How the Old World Ended The Anglo-Dutch-American Revolution 1500-1800 Jonathan Scott

Publication date:
12 Nov 2019
Yale University Press
392 pages: 235 x 156mm
9 maps


Between 1500 and 1800, the North Sea region overtook the Mediterranean as the most dynamic part of the world. At its core the Anglo-Dutch relationship intertwined close alliance and fierce antagonism to intense creative effect. But a precondition for the Industrial Revolution was also the establishment in British North America of a unique type of colony—for the settlement of people and culture, rather than the extraction of commodities.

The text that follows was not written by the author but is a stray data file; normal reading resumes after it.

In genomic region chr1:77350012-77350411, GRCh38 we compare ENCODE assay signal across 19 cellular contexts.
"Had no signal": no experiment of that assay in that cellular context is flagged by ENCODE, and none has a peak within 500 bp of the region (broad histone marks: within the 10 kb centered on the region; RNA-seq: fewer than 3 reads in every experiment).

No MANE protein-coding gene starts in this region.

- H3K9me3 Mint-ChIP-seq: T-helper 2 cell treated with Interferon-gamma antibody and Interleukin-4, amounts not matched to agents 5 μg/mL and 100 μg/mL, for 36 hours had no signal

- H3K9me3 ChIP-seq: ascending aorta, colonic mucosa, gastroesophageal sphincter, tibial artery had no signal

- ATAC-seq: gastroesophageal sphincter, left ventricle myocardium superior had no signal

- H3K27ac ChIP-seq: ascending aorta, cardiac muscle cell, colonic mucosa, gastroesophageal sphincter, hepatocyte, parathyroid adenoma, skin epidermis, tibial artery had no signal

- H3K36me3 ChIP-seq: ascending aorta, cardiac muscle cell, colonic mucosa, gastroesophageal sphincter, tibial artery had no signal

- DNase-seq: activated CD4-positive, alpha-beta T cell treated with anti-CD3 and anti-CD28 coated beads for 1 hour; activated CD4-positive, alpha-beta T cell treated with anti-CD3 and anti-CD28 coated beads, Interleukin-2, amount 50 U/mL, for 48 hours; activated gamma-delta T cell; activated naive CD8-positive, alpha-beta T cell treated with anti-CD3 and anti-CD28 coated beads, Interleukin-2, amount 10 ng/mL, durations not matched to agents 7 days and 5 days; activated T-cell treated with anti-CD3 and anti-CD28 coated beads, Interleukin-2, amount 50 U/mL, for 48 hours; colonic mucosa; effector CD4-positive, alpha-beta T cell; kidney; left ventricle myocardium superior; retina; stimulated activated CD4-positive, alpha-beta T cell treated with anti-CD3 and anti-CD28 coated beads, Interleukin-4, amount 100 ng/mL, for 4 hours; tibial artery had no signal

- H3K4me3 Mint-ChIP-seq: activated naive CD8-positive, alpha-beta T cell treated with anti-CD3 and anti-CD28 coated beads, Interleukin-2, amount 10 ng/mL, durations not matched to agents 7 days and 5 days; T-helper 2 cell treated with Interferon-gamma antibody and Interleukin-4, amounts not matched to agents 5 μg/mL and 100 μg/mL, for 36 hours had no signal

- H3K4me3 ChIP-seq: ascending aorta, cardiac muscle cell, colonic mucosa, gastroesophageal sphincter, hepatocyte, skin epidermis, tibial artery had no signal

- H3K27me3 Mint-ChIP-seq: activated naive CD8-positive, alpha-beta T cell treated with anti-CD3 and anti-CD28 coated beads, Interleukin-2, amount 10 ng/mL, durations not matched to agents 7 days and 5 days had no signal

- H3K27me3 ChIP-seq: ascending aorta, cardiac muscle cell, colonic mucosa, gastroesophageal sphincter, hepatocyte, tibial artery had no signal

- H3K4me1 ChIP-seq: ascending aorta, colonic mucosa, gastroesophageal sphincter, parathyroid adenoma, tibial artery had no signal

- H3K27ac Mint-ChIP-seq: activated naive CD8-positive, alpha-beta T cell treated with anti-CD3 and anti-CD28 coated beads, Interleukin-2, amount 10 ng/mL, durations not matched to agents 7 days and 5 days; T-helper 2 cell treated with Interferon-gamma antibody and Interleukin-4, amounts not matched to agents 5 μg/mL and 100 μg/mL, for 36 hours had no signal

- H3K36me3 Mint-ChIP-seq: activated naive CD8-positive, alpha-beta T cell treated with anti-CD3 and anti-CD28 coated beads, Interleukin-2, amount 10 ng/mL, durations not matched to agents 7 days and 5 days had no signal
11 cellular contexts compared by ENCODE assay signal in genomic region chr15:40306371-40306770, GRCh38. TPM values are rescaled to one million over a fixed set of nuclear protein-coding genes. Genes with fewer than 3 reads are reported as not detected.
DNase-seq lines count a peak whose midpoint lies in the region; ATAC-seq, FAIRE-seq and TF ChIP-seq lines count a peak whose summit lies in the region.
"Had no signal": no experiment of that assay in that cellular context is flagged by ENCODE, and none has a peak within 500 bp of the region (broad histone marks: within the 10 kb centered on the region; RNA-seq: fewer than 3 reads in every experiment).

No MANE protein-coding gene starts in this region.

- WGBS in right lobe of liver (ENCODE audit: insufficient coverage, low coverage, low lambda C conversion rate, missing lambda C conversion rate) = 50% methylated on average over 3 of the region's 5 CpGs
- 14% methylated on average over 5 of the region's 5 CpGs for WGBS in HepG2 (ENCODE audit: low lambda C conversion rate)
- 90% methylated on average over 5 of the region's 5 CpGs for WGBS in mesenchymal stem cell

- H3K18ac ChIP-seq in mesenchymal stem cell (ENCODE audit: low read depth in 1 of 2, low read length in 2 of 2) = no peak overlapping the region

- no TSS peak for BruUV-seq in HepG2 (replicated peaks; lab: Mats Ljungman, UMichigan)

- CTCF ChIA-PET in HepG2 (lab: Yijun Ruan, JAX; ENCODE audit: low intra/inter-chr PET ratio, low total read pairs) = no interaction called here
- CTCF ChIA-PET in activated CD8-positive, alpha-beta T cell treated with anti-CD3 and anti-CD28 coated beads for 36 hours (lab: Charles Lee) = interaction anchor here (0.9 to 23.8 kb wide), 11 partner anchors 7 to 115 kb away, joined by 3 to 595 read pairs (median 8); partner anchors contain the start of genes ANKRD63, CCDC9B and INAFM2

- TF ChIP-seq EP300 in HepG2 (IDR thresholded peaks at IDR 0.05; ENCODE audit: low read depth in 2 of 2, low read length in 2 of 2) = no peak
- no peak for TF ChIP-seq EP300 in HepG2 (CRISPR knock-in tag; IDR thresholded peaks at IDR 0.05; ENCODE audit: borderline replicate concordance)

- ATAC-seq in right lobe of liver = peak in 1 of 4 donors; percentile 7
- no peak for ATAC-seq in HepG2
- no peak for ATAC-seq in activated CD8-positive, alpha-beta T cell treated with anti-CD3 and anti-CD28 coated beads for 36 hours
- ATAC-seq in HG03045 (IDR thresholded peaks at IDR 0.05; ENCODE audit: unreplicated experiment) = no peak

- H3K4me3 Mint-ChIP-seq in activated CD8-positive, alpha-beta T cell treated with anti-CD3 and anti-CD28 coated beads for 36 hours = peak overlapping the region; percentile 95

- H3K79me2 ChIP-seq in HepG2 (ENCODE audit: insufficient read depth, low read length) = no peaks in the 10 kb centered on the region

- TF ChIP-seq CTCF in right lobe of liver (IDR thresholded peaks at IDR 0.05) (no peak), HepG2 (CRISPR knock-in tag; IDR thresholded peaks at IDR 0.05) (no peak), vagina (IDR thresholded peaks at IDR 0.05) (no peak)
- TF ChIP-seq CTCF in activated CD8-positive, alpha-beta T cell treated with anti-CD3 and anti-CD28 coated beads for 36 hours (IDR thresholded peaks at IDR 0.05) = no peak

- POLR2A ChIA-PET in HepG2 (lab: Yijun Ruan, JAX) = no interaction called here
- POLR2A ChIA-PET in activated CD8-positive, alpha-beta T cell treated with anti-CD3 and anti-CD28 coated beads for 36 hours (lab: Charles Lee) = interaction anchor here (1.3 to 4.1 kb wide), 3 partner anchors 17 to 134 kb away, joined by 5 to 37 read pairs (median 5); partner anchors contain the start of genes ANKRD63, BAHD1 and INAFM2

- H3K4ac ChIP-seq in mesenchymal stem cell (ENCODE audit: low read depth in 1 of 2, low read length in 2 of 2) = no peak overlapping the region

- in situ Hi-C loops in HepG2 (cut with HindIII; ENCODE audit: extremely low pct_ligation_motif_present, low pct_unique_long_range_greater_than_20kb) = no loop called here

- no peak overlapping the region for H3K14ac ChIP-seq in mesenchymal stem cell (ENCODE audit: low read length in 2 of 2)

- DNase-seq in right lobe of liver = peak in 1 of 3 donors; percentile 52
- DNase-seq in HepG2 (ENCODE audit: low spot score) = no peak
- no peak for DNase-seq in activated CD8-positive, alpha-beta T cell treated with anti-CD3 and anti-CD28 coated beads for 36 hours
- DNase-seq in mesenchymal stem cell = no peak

England’s republican revolution of 1649–53 was a spectacular attempt to change social, political, and moral life in the direction pioneered by the Dutch. In this powerfully written account, Jonathan Scott argues that it was also a turning point in world history. In its wake, competition with the Dutch transformed the military-fiscal and naval resources of the British state. Within the resulting navy-protected Anglo-American trading monopoly, the demographic and commercial vibrancy of British North America played a crucial role in triggering the Industrial Revolution.

Jonathan Scott is Professor of History at the University of Auckland. His previous publications include England’s Troubles and When the Waves Ruled Britannia.